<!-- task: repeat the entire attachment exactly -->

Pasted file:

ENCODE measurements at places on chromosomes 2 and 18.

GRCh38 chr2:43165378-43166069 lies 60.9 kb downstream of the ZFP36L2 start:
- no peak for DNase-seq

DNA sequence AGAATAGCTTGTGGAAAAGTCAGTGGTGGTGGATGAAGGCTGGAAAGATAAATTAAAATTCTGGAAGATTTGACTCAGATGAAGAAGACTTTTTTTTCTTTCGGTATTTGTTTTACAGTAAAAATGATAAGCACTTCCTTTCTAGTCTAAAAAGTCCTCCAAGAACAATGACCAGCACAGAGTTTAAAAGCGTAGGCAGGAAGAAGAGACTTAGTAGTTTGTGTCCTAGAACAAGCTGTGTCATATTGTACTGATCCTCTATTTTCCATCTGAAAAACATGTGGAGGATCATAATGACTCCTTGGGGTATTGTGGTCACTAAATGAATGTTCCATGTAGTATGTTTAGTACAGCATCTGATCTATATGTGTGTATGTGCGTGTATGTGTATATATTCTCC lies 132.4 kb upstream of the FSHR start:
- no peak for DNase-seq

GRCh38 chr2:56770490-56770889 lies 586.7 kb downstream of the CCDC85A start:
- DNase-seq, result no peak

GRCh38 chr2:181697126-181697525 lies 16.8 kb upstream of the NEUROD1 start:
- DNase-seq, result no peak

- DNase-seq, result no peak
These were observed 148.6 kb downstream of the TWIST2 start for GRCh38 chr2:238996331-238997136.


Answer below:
ENCODE measurements at places on chromosomes 2 and 18.

GRCh38 chr2:43165378-43166069 lies 60.9 kb downstream of the ZFP36L2 start:
- no peak for DNase-seq

DNA sequence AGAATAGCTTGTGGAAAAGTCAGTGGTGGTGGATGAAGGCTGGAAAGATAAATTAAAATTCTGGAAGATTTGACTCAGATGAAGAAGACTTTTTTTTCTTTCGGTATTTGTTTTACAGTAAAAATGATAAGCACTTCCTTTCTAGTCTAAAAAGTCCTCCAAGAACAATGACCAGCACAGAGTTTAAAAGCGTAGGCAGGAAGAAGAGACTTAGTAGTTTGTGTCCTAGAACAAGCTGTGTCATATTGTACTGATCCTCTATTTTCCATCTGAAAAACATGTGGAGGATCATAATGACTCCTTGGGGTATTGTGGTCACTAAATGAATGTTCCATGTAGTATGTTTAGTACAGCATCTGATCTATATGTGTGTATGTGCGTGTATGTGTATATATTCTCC lies 132.4 kb upstream of the FSHR start:
- no peak for DNase-seq

GRCh38 chr2:56770490-56770889 lies 586.7 kb downstream of the CCDC85A start:
- DNase-seq, result no peak

GRCh38 chr2:181697126-181697525 lies 16.8 kb upstream of the NEUROD1 start:
- DNase-seq, result no peak

- DNase-seq, result no peak
These were observed 148.6 kb downstream of the TWIST2 start for GRCh38 chr2:238996331-238997136.